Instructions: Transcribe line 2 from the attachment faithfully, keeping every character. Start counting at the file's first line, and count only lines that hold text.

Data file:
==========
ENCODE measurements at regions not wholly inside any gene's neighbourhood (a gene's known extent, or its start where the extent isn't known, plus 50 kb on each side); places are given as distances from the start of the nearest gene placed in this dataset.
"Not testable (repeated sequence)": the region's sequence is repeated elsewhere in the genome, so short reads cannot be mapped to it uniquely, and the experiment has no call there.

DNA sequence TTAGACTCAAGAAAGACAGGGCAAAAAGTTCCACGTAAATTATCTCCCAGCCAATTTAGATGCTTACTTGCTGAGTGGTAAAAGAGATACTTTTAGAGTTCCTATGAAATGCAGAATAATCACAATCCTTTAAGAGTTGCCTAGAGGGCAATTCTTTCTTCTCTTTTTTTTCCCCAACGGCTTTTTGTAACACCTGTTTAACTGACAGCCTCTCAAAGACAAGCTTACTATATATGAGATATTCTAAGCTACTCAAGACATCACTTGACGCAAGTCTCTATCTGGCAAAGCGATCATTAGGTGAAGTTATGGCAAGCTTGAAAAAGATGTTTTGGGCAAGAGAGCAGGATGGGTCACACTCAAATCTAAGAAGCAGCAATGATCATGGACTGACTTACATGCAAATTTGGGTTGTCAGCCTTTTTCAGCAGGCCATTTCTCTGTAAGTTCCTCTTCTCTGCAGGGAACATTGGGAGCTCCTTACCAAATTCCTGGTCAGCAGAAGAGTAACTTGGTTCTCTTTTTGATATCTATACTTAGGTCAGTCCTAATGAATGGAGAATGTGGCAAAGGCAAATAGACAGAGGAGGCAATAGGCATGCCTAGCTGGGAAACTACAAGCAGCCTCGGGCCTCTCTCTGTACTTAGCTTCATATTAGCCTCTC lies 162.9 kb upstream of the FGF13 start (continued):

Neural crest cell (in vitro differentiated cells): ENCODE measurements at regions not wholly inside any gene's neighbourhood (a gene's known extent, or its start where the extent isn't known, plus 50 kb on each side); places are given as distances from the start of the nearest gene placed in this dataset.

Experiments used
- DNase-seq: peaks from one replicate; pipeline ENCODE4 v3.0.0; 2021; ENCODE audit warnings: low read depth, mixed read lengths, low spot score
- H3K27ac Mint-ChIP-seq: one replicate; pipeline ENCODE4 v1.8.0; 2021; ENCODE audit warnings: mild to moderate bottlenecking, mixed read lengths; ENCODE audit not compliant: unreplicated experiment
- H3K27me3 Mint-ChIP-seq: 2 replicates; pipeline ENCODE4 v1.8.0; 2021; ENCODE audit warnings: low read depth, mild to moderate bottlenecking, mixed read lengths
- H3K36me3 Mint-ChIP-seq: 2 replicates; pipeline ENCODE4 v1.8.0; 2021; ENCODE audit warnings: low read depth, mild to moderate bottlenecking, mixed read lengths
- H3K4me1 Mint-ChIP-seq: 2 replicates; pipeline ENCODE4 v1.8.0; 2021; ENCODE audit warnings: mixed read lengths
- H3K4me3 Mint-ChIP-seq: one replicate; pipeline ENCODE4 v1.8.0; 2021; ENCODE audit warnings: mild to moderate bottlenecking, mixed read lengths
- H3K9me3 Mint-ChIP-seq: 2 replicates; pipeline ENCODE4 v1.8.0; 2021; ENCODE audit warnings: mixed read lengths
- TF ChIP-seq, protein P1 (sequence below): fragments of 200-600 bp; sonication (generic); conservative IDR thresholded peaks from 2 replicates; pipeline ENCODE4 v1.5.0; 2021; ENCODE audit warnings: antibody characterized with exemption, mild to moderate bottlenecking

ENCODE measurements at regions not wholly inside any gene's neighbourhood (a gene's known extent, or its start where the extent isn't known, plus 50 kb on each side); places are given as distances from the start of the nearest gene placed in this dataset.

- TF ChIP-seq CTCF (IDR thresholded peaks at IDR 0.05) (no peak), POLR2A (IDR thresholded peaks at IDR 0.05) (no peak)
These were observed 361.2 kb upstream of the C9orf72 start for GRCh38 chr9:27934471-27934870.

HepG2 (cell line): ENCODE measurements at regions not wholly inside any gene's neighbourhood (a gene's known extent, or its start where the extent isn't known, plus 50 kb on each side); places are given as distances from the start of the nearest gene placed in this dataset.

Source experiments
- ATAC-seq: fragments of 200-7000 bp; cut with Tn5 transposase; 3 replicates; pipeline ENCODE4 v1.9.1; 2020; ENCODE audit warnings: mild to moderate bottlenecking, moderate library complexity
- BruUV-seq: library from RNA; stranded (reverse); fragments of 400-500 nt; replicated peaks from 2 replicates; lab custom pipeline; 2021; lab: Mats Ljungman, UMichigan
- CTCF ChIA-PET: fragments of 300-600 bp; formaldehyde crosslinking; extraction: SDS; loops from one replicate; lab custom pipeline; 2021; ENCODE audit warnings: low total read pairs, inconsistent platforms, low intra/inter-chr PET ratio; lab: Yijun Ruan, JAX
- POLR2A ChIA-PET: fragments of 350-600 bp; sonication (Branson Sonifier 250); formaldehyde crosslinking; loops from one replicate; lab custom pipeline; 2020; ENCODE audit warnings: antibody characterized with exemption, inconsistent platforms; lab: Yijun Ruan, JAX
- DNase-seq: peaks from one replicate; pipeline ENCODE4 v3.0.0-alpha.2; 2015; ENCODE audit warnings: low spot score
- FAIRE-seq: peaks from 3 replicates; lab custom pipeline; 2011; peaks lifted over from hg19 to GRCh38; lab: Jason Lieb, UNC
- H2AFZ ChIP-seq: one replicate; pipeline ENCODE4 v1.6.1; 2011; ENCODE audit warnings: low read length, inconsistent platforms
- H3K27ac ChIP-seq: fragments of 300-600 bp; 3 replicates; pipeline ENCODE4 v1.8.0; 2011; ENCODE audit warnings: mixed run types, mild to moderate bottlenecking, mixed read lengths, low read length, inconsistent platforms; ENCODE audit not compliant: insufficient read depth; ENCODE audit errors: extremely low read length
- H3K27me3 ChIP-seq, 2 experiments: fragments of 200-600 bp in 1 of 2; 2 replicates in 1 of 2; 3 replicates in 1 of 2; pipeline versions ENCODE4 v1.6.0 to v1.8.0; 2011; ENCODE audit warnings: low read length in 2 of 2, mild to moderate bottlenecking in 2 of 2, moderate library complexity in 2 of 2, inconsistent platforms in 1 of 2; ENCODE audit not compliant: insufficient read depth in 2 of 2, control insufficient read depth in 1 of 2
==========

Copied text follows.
"Not testable (repeated sequence)": the region's sequence is repeated elsewhere in the genome, so short reads cannot be mapped to it uniquely, and the experiment has no call there.